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Energy Investigation 3

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EnergyInvestigation 3

By: Vinny McComb and Marisol Calderon

Josh Coffey

- From Greek energeia meaning “activity.”
- Not part of original Newtonian mechanics.
- Introduced into physics by Helmholtz in 1847.
Defining Property of Energy

The total energy of an isolated system does not change with time.

- Kinetic Energy
- Formula:
EK = mv2/2

- Formula:
- Potential Energy
- Formula:
EP = mgh

- Formula:

- If an object is moving then it is capable of doing work.
- The object has energy of motion (kinetic energy).

- The kinetic Energy of an object is dependant on the amount of mass and sped of the object and its is equal to half of the mass x speed squared
- Kinetic Energy= .5 (MassxSpeedSquared)

- An object can have energy due to its position this is called potential energy!
- At a resting state the object only has potential to do work.

- A good example is an object like a compressed spring that has the “potential” to do work (spring upwards).
- Potential Energy= Weight x Height

- Quantity of force x Distance= Work
- An example of this is if you have a bowling ball and you want to shoot it up in the air 2 ft., it wont require nearly as much work as trying to shoot a bowling ball 20 ft.

- Work occurs when one moves an object against the Earths gravitational pull.
- The heavier the load requires more work depending on the distance the

- When the measurement of force you combine the unit of force (Newton) with the units of distance (Meters)
- MxN=Joules
- 1 Joule of work is done when one Newton of force is exerted over the distance of one meter.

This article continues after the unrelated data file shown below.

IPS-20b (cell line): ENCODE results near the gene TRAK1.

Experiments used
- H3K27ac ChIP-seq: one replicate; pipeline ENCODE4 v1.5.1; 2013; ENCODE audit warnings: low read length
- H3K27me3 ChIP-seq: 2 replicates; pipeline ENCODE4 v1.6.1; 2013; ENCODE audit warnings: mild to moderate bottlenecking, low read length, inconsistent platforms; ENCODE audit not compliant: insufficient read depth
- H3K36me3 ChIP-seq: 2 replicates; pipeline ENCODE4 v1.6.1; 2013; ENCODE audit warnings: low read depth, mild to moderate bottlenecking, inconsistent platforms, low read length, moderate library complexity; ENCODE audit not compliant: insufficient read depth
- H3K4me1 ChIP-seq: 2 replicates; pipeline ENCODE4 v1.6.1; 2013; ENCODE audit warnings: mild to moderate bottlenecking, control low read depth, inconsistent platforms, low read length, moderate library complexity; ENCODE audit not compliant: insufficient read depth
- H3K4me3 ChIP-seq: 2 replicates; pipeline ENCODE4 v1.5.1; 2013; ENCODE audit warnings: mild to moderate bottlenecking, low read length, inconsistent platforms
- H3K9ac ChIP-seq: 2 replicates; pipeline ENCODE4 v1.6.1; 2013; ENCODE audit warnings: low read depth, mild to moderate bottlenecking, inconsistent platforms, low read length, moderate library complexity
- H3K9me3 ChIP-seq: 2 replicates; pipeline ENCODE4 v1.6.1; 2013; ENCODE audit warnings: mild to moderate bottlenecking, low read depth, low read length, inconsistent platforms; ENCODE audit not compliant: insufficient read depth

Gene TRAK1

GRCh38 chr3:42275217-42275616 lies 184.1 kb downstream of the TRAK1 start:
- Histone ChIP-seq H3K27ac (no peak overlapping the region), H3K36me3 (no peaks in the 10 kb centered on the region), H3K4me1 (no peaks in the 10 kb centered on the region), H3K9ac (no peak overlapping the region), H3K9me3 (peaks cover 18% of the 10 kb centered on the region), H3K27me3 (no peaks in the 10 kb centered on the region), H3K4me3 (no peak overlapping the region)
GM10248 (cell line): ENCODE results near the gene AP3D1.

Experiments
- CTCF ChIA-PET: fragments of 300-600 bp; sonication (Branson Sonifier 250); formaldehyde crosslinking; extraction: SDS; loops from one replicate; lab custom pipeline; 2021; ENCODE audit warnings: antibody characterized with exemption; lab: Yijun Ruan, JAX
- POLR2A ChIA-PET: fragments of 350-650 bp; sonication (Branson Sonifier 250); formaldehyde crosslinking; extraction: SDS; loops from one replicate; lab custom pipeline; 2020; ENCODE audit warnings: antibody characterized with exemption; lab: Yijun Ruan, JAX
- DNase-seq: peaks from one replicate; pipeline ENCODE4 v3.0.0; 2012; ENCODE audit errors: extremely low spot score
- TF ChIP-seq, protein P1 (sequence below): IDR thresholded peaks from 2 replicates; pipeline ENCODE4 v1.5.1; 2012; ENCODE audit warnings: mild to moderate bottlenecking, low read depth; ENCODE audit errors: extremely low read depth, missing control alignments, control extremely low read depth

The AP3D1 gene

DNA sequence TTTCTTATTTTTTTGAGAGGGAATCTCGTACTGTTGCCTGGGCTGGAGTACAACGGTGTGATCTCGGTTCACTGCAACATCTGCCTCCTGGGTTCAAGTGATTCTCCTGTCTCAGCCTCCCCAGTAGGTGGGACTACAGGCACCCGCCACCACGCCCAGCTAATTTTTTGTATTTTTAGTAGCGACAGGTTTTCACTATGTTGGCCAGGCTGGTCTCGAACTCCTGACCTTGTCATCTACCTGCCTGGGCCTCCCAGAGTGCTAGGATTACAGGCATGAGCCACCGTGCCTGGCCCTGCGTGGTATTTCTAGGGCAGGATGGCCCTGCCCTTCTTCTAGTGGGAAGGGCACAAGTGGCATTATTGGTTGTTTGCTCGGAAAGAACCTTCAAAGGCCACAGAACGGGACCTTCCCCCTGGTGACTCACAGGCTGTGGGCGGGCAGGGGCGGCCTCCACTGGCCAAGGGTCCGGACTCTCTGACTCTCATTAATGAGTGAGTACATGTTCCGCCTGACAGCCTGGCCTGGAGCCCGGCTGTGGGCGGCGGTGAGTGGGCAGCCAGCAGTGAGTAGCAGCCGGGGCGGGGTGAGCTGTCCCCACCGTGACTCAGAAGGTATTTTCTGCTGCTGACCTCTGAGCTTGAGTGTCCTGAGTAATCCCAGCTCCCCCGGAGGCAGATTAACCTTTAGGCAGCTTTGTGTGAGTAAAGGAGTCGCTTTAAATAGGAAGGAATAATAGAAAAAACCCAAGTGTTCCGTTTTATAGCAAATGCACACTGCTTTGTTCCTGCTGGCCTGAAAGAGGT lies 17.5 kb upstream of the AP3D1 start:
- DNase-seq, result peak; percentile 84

- Power= Work done/Time interval
- An example of when you need to think of power is when you carry a load up stairs, you do the same amount of work whether you run up the stairs or walk up the stair. Than why are you more tiered when you run up the stairs in a few seconds rather than walk in a few minutes?
- This is the thought of work done over time or Power.

- Power is simply energy exchanged per unit time, or how fast you get work done (Watts = Joules/sec)
- One horsepower = 745 W
- Perform 100 J of work in 1 s, and call it 100 W
- Run upstairs, raising your 70 kg (700 N) mass 3 m (2,100 J) in 3 seconds 700 W output!
- Shuttle puts out a few GW (gigawatts, or 109 W) of power!

- The total energy (in all forms) in a “closed” system remains constant
- This is one of nature’s “conservation laws”
- Conservation applies to:
- Energy (includes mass via E = mc2)
- Momentum
- Angular Momentum
- Electric Charge

- Conservation applies to:
- Conservation laws are fundamental in physics, and stem from symmetries in our space and time
- Emmy Noether formulated this deep connection
- cedar.evansville.edu/~ck6/bstud/noether.html

- A device by which a small force applied at convenient point can be used to overcome a large force at some other point.The force overcome by a machine is many times greater than the input force, the energy or work output can never be greater than the input energy or work. In
- Work input=Work output

- 3 Types of machines
- The lever, the pulley, and the inclined plane

- Also known as wheel and axle, the wedge, and the screw are modifications of the three simple machines.

- Two types of pulleys
- Fixed pulleys
- Moveable pulleys
- Are simple machines that consist of a rope that slides around a disk, called a block. Their main function is to change the direction of the tension force in a rope.